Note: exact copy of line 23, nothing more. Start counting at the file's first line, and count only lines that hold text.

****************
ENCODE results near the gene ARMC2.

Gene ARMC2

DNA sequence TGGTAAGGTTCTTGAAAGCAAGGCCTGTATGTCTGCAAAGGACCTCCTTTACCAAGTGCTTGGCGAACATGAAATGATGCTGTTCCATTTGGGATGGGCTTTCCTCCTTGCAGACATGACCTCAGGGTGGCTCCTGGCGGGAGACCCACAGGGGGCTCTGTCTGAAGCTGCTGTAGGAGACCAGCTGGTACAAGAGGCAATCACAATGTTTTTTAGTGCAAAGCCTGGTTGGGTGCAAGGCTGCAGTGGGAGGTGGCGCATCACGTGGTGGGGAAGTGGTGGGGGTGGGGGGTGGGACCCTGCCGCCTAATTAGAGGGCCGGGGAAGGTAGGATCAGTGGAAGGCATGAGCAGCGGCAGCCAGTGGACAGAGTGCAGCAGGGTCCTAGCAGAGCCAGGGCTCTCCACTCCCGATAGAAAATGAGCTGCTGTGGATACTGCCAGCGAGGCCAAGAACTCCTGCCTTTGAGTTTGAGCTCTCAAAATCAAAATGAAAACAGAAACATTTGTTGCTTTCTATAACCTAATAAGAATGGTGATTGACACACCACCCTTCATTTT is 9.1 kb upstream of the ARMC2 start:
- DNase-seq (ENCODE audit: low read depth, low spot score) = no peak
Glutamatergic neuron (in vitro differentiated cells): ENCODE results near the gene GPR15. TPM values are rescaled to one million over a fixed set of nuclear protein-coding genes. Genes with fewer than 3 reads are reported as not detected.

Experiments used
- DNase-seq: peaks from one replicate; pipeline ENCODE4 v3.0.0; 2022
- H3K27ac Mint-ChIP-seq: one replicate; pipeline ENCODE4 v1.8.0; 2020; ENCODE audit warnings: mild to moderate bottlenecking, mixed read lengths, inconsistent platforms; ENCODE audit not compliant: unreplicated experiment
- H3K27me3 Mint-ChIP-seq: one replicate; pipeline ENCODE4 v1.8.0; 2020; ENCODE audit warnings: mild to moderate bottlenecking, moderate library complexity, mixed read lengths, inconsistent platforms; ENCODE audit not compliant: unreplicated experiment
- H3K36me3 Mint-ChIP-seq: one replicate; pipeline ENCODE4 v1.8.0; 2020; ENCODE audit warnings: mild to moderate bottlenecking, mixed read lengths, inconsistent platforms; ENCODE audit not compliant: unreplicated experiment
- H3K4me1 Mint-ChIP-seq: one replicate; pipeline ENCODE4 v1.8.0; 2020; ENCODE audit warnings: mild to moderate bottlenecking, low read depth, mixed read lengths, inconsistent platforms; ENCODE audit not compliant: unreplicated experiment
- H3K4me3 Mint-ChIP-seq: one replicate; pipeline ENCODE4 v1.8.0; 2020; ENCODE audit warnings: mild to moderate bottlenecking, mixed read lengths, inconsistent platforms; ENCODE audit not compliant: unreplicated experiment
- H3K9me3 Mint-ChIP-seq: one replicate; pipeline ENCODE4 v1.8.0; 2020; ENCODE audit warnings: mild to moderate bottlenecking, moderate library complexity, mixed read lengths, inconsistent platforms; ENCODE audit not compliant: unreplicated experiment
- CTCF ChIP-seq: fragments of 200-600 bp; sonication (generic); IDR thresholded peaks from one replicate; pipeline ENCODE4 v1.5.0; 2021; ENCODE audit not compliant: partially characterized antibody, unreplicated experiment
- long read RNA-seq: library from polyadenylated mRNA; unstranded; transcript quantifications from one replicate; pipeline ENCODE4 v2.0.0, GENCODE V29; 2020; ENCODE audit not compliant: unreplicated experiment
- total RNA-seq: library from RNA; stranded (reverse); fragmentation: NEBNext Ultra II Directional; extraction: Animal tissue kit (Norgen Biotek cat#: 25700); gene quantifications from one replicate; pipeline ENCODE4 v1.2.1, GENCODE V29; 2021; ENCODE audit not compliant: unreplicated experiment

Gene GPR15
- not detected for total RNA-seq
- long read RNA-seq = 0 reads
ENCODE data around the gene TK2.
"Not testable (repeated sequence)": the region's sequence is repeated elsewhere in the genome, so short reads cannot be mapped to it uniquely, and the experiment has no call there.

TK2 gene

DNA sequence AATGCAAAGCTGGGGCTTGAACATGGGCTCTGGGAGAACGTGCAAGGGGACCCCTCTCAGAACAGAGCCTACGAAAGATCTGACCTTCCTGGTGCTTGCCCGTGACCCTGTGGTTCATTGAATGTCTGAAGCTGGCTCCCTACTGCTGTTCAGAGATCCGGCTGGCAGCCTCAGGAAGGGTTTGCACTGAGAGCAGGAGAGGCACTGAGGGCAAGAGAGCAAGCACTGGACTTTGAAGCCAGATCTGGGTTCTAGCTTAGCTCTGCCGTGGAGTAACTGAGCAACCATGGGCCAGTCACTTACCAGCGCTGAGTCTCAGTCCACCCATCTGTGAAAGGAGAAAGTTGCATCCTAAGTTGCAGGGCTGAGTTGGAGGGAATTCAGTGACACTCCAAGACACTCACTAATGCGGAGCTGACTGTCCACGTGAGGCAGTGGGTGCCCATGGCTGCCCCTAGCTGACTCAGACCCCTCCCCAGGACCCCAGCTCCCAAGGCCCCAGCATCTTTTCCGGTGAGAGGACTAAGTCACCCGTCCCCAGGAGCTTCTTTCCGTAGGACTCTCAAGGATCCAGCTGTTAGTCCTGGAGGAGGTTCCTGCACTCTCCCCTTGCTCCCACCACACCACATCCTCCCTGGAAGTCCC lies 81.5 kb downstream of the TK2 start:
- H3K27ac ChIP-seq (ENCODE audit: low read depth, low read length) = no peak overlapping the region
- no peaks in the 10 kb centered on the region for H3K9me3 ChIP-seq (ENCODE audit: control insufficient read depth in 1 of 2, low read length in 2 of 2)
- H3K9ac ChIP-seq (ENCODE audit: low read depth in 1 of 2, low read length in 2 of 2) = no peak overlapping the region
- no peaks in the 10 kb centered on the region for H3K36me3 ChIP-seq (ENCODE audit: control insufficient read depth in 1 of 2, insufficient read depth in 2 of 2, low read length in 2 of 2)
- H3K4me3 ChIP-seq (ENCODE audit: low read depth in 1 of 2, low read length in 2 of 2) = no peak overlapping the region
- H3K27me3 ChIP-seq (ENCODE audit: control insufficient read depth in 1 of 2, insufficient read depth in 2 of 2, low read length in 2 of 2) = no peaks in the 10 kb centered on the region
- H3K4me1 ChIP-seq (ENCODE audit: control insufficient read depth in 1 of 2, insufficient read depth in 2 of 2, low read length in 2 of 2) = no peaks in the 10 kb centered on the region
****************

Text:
DNA sequence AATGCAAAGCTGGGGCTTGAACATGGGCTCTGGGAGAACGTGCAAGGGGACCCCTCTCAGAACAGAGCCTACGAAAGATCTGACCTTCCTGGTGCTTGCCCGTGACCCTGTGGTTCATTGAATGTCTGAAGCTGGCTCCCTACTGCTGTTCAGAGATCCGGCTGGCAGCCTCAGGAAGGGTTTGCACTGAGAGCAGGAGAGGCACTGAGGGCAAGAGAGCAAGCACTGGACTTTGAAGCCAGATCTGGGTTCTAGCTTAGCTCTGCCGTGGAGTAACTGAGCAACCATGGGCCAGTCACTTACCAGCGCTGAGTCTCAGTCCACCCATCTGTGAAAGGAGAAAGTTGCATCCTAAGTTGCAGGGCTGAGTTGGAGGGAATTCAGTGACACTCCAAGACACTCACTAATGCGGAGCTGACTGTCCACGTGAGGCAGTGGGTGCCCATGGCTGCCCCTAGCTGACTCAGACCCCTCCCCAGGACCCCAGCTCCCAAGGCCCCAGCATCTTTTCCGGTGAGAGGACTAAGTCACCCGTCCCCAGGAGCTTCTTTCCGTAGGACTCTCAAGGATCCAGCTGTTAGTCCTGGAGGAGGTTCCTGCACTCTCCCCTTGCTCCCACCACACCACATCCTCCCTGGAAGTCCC lies 81.5 kb downstream of the TK2 start: